I have to warn you all, Iâ€™m not traditionally very good at travel journals. Iâ€™ve been an avid diarist for years, but my specialty is taking everyday boring stuff and making it interesting. When Iâ€™m actually seeing interesting things, my brain is too busy recording to ponder and analyze. In 2007-08 I was on the road for 6 months and stopped journaling after about 6 weeks. Iâ€™ll try my best, though.
Nothing much of note on the plane ride. It was long. I slept badly. My back cramped up. Babies cried. My movie pick was the lackluster â€œFour Christmasesâ€. Cullen: I tried to watch True Blood, but they only had s1 ep10 and I couldnâ€™t get into it. Lara: I thought of you and tried to be patriotic and watch some Canadian short films. Youâ€™ll be happy to hear they had 12 available, plus Passchendaele and Toronto Stories. The first short I watched, â€œNotes from the Space Time Continuumâ€ (2004) was pretty standard. Weird ideas, low production values, no dialogue. I struggled through it. â€œEvelyn: the cutest evil dead girlâ€ by Brad Peyton, was much better. A weird Tim Burton homage with live actors but a painted cardboard set, voiced over by rhyming omnipotent narrator, it felt a lot like watching â€œPushing Daisiesâ€. The first line of dialogue is literally â€œgiggle, giggleâ€. I think youâ€™d like it. Most of the Canadian shorts were either about death or math (there was one called â€œCircumferenceâ€ and another, â€œThe Story of Piâ€).
When I arrived yesterday, it was an overcast, cold, cloudy day in Tokyo (as it is again today). The moisture in the air is incredible â€“ stepping out of the airport into the train, thereâ€™s almost the same damp smell that you get when youâ€™re visiting England. My hair is curling like crazy from the humidity, and my asthmatic lungs don’t like it at all. I suppose I should have known the climate would be wet, given all the bamboo and rice growing natively. The view out the window as I headed away from Narita and towards Shinjuku was of thick stands of evergreens and gently rolling fields. The houses in that area are quite large, clustered together to leave arable land free for agriculture. They have many windows and beautiful roofs made of interlocking black or red clay tiles. The sidings are wooden, and the gardens full of topiary â€“ carefully manicured trees and shrubs. Flying in, many of the roofs were bright blue, but I suppose thatâ€™s an industrial standard?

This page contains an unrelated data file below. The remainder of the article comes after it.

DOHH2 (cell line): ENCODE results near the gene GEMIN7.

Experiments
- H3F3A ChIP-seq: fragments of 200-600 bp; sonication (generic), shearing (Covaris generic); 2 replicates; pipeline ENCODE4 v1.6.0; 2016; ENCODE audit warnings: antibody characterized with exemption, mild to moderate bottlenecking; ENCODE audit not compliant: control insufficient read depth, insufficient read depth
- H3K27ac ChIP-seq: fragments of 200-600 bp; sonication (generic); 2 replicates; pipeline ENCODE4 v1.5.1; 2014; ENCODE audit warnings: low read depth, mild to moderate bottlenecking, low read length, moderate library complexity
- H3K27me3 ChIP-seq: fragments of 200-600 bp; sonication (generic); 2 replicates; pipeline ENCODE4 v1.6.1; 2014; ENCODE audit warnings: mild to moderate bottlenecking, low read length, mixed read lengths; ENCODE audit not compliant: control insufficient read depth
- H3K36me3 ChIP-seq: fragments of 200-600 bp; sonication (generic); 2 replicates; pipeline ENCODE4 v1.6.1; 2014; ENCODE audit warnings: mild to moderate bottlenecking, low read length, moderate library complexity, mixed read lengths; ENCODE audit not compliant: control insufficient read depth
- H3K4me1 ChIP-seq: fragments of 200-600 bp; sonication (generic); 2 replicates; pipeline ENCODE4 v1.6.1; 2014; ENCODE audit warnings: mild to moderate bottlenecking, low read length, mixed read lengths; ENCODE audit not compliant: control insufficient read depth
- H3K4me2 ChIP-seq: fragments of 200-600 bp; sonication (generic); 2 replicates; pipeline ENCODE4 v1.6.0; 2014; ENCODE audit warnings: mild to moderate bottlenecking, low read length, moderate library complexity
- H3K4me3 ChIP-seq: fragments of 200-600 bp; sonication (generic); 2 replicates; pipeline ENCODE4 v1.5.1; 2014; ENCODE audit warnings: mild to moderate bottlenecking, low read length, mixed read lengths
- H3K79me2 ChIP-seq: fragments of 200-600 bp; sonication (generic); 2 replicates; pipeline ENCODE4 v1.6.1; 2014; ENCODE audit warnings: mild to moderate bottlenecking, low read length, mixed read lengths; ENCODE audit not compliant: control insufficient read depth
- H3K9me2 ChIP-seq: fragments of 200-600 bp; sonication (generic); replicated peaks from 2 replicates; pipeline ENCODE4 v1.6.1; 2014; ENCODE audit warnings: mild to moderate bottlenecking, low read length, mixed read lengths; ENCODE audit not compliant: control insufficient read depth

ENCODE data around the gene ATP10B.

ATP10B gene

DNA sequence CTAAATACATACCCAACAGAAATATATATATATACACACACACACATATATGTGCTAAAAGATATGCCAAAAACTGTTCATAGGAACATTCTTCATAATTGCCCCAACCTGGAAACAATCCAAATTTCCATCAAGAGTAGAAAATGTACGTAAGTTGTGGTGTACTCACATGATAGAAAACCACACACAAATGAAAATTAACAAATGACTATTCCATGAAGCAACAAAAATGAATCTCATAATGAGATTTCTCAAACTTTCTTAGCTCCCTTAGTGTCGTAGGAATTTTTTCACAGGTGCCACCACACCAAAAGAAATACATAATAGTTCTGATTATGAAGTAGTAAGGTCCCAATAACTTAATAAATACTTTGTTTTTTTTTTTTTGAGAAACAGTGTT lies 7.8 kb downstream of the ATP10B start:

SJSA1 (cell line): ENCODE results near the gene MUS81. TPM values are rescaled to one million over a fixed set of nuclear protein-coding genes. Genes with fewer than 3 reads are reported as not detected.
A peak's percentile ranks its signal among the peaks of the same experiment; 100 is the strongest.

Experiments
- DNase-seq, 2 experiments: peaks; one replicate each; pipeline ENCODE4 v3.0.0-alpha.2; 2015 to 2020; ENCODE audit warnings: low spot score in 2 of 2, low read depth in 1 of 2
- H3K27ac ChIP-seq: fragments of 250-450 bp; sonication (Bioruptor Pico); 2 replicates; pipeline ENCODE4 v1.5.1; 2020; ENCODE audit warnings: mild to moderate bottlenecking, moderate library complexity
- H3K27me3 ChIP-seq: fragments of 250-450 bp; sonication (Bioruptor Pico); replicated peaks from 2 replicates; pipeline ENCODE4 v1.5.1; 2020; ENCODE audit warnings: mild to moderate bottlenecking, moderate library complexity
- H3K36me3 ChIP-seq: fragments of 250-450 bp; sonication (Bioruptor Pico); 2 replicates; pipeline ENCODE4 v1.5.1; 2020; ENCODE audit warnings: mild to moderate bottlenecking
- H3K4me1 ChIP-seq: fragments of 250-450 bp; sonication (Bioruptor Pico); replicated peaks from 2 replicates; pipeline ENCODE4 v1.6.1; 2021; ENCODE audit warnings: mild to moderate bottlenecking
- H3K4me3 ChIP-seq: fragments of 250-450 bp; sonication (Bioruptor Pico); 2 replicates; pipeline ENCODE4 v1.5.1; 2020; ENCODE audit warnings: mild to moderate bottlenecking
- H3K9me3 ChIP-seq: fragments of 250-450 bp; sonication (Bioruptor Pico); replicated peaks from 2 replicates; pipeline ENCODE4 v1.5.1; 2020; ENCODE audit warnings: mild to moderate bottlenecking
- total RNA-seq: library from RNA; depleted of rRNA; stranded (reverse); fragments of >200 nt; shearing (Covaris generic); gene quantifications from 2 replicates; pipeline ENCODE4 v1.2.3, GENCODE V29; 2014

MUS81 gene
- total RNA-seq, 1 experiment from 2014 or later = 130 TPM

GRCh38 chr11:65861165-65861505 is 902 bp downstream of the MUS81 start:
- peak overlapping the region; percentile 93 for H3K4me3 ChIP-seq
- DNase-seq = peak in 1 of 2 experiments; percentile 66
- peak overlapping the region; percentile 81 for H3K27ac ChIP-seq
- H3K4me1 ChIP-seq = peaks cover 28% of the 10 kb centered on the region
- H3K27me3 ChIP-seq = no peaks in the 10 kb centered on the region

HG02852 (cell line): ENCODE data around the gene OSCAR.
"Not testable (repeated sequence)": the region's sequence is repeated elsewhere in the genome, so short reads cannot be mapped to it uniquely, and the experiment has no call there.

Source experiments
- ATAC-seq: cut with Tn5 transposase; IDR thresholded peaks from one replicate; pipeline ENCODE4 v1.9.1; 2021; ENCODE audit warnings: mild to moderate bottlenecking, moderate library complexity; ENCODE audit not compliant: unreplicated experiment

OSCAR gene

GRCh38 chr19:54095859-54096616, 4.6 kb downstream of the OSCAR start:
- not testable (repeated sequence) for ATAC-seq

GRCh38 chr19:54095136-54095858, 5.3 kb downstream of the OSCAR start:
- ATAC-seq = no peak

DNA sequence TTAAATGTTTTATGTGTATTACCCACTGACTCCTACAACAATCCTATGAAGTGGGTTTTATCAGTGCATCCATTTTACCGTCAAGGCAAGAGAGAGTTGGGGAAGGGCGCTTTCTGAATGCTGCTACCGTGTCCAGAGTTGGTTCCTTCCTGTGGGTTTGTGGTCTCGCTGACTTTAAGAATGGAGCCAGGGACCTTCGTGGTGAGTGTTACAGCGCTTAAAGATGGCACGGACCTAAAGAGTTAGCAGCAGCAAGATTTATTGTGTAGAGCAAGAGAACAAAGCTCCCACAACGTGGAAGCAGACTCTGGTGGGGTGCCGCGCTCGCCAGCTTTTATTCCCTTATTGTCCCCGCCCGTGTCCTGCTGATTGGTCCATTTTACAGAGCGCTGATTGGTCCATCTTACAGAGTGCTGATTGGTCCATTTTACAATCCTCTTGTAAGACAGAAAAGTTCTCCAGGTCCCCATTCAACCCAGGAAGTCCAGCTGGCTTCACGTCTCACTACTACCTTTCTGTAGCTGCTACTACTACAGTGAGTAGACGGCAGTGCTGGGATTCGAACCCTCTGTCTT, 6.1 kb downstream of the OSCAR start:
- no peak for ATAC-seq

I like hearing the announcements on the train and the lady in her little pinafore announcing the goods available for sale on her vending cart. Hearing Japanese spoken around me is still very surreal. I feel like Iâ€™m in one of the hundreds of subtitled import films Iâ€™ve watched â€“ Suzuki Seijun, or more appropriate for a grey, uneventful afternoon like this one, Yasujiro Ozu.
Arrived at Shinjuku and took a cab to my hotel, the Keio Plaza, where I nearly crashed but managed to drag myself out to see Heather and Bill and their lovely friend Jonathan for a night on the town and dinner in Shibuya. More on that next entry…
As requested, here is a short (1m 30s) video of some of the supremely weird Japanese television I watched before passing out last night.